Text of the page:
#10
The diet thing is true.

I gradually changed my diet over the past few months to a much healthier one and my performance had gone through the roof. My recovery rate has become especially high. I'm not sure whether that's down to just training harder or eating better but I can typically train hard for hours with short breaks because I recover so quickly. I'll typically do loads of exercise bike work and then do core and arms and then go back to the bike because my legs have recovered, then go back to core and arms, and then back to the bike etc. etc.
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#11
Too many people think that playing on the Wii Fit for half an hour a day counts as exercise. It does not.

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#12
I run about 60 to 70 miles a week and I am still gaining weight also I do a lot of abs like crunches medicine ball you name it but we do very little upper body maybe 2 times a week and that when we do abs also hope this helps.
#13
Hey, TS, here's an idea for you to write about.

Do a study/write-up on the long term effects of lifting with and without supplements. Of course we all know that supplements will help achieve your goals short term, but we also know that as you introduce more and more supplements into the body, your body tends to stop naturally producing those hormones over time.

The question is this: Is it better to exercise with or without supplements in the long run (in the course of 20-30 years or so)?
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#14
Quote by VoxSG
I run about 60 to 70 miles a week and I am still gaining weight also I do a lot of abs like crunches medicine ball you name it but we do very little upper body maybe 2 times a week and that when we do abs also hope this helps.


It is possible you are running too fast. when it comes to fat loss its quantity not quality of exercise. if you are running hard and fast then you will be getting your energy from an anaerobic pathway which unfortunately primarily uses carbohydrate sources. to burn fat you need to be working at a very low intensity. something that you feel "i could walk/jog like this for days!" - that will be burning fat.

if you are at a moderate intensity and you are covering all these miles then it may be down to diet. a lot of people who exercise jsut naturally compensate with an intake of food. and this leads people to believing they can't lose weight, they can, they just have to not consume anymore calories!

if you think you do all this, then i would be interested to know your exact workout regime and get a rough guide of your diet.

another thing is everyone is different when it comes to exercise - and this is the hot topic at the moment, they have finally decided that everyone responds differently to different exercises, so continuous running may not be the thing for you!

Quote by JustRooster
Hey, TS, here's an idea for you to write about.

Do a study/write-up on the long term effects of lifting with and without supplements. Of course we all know that supplements will help achieve your goals short term, but we also know that as you introduce more and more supplements into the body, your body tends to stop naturally producing those hormones over time.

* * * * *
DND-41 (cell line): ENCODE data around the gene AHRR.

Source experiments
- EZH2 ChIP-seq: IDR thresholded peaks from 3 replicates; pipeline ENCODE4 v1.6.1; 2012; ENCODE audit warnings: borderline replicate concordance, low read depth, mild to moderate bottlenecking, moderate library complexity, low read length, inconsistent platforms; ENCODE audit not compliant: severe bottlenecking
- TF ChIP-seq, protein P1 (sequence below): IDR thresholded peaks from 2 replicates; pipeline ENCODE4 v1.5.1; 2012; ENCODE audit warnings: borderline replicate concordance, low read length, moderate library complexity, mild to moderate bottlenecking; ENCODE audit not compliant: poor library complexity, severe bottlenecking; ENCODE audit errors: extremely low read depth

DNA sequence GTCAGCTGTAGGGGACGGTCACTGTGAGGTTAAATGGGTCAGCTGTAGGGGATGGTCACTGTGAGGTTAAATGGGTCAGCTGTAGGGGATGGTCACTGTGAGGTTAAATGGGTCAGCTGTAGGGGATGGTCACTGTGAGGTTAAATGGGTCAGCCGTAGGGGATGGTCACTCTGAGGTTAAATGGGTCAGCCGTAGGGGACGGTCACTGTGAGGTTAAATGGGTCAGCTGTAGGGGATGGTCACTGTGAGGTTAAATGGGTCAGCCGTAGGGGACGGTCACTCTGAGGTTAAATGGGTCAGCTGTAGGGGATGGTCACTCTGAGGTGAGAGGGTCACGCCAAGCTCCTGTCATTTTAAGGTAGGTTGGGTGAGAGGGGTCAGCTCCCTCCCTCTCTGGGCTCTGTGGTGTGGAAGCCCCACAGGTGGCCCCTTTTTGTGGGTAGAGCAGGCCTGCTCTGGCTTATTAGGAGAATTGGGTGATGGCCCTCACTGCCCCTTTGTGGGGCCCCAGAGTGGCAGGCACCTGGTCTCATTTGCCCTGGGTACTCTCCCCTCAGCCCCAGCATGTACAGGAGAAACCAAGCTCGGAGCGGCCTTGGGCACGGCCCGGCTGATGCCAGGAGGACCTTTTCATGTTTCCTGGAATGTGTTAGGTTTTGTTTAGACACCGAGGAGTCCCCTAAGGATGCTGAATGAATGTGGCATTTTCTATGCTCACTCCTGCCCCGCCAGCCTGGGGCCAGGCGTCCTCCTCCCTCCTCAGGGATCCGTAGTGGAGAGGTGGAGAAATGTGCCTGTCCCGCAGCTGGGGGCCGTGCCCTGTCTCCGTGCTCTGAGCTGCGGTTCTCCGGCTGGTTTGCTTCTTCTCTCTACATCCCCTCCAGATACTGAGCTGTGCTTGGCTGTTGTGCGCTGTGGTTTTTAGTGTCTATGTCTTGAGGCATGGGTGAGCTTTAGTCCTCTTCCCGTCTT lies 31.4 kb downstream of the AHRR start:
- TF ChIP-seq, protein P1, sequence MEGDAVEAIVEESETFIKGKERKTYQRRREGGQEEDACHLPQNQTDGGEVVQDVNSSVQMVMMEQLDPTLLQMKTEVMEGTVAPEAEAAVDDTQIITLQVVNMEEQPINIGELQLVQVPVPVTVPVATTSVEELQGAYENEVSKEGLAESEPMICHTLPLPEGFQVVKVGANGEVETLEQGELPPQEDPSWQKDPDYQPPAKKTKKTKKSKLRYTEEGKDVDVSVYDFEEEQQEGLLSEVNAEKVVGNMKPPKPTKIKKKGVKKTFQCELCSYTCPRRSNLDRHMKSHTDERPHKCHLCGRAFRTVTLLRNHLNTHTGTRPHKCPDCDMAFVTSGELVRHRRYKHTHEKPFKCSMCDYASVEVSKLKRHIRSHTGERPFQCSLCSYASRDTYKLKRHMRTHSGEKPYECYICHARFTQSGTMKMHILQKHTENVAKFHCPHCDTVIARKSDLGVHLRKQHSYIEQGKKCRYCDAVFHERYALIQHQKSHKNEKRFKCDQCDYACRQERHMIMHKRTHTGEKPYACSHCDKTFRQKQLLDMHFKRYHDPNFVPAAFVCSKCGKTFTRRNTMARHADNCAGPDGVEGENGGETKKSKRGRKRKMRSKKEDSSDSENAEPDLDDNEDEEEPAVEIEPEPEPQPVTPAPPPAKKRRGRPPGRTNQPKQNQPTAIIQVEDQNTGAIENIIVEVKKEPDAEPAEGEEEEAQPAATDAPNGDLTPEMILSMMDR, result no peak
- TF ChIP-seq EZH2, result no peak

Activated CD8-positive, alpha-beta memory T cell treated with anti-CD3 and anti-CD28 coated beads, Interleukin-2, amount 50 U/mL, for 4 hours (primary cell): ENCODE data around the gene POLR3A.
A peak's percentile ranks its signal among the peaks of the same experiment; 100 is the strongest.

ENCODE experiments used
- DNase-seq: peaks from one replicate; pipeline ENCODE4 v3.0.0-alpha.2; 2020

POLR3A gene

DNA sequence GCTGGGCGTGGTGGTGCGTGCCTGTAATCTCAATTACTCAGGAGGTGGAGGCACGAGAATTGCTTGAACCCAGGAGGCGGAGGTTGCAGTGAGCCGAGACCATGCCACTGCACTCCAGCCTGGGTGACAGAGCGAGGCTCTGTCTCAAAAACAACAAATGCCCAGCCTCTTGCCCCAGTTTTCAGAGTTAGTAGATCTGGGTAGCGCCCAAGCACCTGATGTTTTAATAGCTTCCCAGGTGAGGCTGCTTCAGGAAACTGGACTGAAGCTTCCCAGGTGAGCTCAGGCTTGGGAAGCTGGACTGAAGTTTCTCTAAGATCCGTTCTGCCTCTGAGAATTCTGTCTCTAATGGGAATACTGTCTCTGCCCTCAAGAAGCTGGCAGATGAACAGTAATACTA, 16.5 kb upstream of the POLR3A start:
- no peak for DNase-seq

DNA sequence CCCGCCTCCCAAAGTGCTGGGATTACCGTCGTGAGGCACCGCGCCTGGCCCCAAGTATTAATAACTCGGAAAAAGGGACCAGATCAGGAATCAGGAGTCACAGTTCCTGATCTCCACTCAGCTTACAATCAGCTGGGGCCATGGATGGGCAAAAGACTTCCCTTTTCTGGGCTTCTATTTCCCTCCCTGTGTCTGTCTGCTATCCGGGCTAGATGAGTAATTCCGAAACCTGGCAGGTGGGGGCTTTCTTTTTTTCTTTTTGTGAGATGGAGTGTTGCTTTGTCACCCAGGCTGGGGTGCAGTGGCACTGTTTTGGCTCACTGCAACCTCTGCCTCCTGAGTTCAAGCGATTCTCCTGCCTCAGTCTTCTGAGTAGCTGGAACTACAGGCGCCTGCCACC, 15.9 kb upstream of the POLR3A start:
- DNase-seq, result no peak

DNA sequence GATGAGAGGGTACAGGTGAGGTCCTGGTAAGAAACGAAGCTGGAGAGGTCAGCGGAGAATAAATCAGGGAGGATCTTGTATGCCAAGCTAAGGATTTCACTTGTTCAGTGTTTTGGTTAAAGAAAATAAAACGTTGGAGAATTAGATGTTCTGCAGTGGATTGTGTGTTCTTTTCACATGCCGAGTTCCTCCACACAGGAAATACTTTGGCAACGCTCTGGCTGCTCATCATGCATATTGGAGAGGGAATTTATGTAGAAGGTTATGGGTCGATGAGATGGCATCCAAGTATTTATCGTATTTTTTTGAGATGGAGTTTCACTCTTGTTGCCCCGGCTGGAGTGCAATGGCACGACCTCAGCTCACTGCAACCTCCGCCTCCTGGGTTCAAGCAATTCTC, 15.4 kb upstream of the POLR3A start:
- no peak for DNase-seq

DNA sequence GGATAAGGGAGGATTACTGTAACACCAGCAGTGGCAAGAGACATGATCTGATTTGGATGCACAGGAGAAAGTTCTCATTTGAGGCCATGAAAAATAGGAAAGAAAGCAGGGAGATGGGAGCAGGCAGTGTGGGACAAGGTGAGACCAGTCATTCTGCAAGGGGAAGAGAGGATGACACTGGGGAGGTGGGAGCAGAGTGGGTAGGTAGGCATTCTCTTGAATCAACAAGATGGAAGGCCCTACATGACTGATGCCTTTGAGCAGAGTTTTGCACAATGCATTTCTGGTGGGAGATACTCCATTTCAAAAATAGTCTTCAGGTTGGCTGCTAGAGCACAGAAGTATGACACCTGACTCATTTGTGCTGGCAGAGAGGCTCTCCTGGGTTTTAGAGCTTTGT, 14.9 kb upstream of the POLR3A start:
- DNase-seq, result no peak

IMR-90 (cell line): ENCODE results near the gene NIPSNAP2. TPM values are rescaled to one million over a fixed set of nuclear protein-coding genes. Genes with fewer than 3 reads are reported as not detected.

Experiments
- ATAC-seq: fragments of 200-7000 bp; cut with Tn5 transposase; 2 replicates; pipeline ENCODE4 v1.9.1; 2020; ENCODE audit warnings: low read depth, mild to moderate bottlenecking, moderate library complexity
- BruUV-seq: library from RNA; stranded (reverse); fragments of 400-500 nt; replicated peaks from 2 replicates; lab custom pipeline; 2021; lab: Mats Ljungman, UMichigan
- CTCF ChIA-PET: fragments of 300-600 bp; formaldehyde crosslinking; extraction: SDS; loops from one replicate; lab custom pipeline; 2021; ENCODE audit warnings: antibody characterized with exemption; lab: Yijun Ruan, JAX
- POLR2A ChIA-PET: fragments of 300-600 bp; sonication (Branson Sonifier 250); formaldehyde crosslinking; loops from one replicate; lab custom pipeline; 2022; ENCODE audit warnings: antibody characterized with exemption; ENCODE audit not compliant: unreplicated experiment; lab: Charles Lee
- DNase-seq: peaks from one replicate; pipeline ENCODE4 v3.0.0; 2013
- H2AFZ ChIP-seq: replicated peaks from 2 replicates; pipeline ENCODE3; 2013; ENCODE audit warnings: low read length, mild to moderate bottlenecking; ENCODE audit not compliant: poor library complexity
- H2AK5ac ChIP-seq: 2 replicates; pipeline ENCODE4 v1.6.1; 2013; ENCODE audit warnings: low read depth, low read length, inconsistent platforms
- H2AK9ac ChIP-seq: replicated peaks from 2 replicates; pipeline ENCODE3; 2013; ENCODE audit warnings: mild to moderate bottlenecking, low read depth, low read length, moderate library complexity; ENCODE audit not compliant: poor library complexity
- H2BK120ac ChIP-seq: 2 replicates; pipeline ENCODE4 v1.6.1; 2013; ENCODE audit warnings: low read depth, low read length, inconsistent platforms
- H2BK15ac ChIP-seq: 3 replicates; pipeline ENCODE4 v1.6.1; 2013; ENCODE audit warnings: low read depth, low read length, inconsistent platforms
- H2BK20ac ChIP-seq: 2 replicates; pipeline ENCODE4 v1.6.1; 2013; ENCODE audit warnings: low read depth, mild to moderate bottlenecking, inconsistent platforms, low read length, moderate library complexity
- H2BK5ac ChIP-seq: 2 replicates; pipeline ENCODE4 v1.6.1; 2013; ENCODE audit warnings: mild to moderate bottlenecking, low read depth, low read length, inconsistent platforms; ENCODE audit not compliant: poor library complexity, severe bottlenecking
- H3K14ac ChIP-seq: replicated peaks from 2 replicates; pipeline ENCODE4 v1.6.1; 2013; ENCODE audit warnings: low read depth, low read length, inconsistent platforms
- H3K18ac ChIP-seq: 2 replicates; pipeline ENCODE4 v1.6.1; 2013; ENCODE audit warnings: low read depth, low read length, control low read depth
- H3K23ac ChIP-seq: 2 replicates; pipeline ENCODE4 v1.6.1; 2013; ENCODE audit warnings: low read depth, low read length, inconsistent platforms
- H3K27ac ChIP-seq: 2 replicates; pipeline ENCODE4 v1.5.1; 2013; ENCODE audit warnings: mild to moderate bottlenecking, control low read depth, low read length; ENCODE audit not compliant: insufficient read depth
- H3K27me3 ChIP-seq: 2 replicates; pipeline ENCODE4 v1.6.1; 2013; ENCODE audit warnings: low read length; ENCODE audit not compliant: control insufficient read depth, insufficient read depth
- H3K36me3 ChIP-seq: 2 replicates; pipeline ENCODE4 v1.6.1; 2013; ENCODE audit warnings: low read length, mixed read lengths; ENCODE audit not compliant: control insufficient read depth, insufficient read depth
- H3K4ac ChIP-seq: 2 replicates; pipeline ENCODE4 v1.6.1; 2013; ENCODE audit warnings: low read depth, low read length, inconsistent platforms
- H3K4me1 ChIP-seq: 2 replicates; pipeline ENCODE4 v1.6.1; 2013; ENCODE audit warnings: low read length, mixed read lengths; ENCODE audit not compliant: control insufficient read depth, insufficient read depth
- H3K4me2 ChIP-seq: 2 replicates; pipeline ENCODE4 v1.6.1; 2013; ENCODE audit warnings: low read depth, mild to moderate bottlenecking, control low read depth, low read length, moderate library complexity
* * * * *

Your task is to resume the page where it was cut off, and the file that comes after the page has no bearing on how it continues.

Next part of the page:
The question is this: Is it better to exercise with or without supplements in the long run (in the course of 20-30 years or so)?


unfortunately there is a lot of research done in to supplements, and there is only a handful that actually work (creatine, caffeine and sodium bicarbonate are probably the main ones that do work) most others have no significant effect on performance, yet people still take them. a great example is protein. people take so much protein and are just wasting their money, yet sales continue to increase despite science saying you dont need to supplement with protein.

that long term thing is a great idea, unfortunately i dont have 20 years! but it is a good idea.

although this is all a bit of topic i hope the information is useful.

and the stuff on the Wii, there is a quite a bit of research there, but it obviously doesnt get pushed around in the public too much which is why you may not have seen it!
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METALLICA AT WEMBLEY 08/07/07
#15
Quote by Aralingh
Running at early morning gives less benefit than during the day, and is in fact dangerous. Mostly, due the fact that air is cold.

Running before breakfast is good if you wanna loose weight. The body is pretty much out of proper calories and starts burning fat a lot quicker than normal.
Also, lol @ cold air. I guess skiing is pretty deadly as well?


I would like to see a study were someone compare the differences between running on a treadmill and running outside (like on a bit hilly track and not on a completely flat surface).
Mostly cause I want to prove that treadmills are useless >_>
Honestly, there's not much I hate more than them.
Last edited by flxjhnlrssn at Mar 13, 2012,
#16
Quote by dumps
It is possible you are running too fast. when it comes to fat loss its quantity not quality of exercise. if you are running hard and fast then you will be getting your energy from an anaerobic pathway which unfortunately primarily uses carbohydrate sources. to burn fat you need to be working at a very low intensity. something that you feel "i could walk/jog like this for days!" - that will be burning fat.